When Carol Nelson was named superintendent of Alvin ISD, it started a series of events that highlighted an internal program in the district few knew about.

When Nelson was promoted, one of the first decisions she had to make was how to fill two vacant positions at the administrative level. Nelson made the decision quickly, looking internally and hiring Bobby Martinez, who was principal at Manvel High School, and Johnny Briseño, principal at Alvin High School.

To find new principals for the high schools, Nelson again looked internally, tapping Karen Taylor to move up at Alvin High School and Aeniqua Flowers to move up and take over Manvel High School.

The interesting aspect of all the moves is the district easily found qualified candidates in house to fill the vacancies. And that is actually by design.

About five years ago, Alvin ISD began a program to train and prepare leaders internally. The district runs two leadership academies — one for teachers to grow into leadership positions and a second for assistant principals to grow into principal positions.

Renee Rives, the new director of communications for the district, also made a move up this summer. She moved from being principal at Pomona Elementary to her job in the district office.

Rives said she has seen the leadership academies work wonders for employees hoping to improve themselves.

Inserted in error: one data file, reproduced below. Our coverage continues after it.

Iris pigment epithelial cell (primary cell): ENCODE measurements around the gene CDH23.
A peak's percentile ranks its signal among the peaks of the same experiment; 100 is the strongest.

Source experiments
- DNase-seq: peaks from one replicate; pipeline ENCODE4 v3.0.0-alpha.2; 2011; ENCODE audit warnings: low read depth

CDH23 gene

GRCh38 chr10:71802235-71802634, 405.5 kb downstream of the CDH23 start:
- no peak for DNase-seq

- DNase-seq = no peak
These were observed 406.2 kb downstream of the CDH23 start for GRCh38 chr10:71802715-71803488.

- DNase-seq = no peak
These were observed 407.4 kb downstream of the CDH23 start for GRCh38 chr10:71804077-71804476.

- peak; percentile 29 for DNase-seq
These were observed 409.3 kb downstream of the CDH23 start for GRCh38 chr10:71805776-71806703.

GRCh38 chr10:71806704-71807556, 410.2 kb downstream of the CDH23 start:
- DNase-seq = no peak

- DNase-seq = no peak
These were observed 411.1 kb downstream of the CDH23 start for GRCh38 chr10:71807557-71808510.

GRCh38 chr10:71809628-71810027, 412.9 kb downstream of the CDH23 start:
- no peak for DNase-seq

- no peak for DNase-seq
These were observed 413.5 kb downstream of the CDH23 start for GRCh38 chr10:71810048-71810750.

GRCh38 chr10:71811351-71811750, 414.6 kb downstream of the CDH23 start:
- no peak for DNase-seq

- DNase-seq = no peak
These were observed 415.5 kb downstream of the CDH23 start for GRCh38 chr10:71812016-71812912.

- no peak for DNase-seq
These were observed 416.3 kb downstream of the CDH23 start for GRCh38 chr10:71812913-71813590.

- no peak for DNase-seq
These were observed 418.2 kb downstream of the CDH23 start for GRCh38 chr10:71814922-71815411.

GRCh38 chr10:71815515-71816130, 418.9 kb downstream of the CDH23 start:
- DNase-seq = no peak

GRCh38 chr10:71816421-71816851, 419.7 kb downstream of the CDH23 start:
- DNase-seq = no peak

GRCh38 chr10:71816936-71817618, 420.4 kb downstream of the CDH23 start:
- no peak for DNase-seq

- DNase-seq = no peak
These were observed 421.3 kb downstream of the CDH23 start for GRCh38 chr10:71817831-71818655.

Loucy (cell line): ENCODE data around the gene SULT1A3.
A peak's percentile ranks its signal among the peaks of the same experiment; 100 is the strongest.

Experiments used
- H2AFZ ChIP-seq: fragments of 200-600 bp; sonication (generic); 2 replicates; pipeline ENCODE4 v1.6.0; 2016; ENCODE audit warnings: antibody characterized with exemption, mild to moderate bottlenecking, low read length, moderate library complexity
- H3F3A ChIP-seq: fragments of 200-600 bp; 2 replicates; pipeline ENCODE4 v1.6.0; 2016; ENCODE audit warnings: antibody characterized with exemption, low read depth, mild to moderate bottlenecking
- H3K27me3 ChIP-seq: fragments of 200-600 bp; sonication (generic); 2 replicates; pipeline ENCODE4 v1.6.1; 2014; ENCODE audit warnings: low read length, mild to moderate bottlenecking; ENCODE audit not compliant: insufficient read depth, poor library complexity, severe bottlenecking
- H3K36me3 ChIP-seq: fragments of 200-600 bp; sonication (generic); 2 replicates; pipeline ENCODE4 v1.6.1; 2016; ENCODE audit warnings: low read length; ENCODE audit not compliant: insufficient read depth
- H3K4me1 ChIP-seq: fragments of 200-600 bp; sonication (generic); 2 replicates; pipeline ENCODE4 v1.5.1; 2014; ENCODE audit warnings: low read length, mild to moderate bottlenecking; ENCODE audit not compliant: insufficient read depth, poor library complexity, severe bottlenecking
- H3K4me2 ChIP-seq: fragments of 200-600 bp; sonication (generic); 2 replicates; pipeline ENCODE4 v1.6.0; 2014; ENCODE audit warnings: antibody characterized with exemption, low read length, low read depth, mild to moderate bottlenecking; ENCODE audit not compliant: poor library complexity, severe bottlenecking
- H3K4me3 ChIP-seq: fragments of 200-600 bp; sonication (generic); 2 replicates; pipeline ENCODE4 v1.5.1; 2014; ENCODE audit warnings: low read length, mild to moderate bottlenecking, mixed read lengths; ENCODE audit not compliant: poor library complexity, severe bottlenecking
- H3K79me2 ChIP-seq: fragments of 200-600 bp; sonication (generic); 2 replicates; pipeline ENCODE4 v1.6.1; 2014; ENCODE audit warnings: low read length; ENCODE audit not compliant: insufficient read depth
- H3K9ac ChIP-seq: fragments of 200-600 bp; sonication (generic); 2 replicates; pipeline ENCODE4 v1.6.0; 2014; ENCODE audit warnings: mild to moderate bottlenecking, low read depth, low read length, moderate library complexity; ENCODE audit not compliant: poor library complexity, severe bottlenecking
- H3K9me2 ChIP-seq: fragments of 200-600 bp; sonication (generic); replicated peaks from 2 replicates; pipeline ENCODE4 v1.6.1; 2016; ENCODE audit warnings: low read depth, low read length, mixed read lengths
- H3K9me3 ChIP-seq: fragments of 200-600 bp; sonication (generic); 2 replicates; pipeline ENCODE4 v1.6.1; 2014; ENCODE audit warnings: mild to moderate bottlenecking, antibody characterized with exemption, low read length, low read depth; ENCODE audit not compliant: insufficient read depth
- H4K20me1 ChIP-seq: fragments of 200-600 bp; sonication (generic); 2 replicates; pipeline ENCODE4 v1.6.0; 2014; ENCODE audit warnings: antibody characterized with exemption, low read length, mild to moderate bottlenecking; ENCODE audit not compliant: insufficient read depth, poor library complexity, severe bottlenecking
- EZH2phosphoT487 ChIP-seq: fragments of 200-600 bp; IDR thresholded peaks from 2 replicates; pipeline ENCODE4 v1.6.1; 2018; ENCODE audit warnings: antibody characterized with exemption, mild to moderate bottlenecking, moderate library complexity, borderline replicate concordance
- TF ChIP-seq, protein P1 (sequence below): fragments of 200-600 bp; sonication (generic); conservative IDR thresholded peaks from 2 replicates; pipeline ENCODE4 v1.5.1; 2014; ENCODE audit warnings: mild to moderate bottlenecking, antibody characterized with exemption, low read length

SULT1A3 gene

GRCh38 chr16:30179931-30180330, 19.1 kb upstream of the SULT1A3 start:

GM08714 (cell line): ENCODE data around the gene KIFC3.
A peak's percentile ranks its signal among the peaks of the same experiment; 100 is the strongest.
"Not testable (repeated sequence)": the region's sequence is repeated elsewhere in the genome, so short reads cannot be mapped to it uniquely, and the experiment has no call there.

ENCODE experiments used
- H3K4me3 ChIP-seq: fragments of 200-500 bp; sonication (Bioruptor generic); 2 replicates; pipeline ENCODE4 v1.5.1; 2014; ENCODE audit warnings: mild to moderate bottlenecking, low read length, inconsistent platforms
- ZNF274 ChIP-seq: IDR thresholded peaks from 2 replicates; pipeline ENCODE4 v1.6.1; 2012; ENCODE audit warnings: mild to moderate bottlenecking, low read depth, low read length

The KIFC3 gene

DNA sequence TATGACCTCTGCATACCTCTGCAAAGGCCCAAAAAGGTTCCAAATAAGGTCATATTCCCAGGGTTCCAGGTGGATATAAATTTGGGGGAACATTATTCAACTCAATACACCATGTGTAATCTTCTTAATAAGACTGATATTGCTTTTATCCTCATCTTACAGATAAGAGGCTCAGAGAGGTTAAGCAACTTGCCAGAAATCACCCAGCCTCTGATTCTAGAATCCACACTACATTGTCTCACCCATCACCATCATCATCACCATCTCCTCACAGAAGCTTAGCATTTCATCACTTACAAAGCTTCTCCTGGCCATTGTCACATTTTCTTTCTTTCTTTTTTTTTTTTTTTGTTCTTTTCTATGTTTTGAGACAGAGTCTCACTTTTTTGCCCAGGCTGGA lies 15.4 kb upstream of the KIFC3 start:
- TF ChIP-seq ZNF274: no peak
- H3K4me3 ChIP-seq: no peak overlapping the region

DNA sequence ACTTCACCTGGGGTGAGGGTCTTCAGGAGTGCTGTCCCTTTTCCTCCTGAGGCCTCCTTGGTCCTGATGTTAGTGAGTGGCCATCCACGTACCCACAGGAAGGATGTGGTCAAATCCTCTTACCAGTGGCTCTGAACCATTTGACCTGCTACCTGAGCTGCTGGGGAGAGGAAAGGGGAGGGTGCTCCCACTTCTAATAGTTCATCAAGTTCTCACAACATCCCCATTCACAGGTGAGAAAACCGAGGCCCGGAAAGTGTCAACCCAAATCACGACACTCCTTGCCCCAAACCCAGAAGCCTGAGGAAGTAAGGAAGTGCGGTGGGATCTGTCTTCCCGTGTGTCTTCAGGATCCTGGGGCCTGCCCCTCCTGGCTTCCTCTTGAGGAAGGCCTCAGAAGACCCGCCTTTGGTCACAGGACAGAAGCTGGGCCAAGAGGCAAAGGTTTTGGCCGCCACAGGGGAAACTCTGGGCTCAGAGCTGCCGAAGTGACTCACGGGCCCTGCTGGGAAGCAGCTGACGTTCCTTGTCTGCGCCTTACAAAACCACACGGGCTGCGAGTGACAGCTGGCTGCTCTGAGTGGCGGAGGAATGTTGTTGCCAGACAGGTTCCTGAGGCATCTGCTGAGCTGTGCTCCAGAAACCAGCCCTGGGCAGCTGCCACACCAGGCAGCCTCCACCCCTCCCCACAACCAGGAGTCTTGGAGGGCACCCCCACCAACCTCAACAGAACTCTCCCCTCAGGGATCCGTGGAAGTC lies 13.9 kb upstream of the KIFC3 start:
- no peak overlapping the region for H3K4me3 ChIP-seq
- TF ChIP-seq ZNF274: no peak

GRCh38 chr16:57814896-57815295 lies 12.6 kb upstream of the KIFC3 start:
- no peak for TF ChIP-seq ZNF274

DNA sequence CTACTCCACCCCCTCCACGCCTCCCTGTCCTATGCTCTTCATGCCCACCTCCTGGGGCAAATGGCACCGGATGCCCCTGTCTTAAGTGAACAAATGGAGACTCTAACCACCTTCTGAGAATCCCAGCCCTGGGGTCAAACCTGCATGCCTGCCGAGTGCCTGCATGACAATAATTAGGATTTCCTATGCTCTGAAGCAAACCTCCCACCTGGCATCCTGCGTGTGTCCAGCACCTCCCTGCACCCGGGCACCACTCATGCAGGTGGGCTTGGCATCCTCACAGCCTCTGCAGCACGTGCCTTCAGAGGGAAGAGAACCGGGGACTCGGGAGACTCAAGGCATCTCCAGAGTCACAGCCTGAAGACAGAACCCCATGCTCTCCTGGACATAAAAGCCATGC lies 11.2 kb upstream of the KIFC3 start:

“There’s nothing like on-the-job training, but believe it or not, that is a different position,” she said, referring to becoming a principal. “They prepare them for it. They work on interview skills, on preparing a budget. It also focuses them on their own professional development.”

At Pomona, Rives oversaw a team of 86 employees. As principal, she saw how internal training and the ability to promote within the district paid off.

Rives said she has seen teachers benefit from the leadership academy.

“It’s actually for teachers who want to do anything in leadership,” Rives said. “It teaches skills you need to do those positions. It may even be for teachers who want to coach other teachers.”

Rives said the leadership academies have paid big benefits in Alvin ISD.

“We really work on growing our own because then you have a shared belief and a shared vision,” she said.

Rives said when positions open, the district posts them internally and externally. She said the goal is to find the best person for the job regardless of where they are. More often than not, the best person just happens to already be working in Alvin ISD.

Along with the high school principals, Alvin ISD filled two more open principal jobs this summer. Victoria Kwan was promoted at Pomona and Tonya Patterson was promoted at Rodeo Palms.

“In Alvin ISD, they value their people,” Rives said. “It doesn’t matter who you are. I think there’s something to be said for hard work and great people.”

Rives said when a new principal is named from within the district it is noticed by existing employees.

She said one needs only to look at the superintendent — who started as an elementary teacher in Alvin ISD and now leads the district — to see that anything is achievable.

“It definitely gives you that sense that I have a lot of options,” Rives said.

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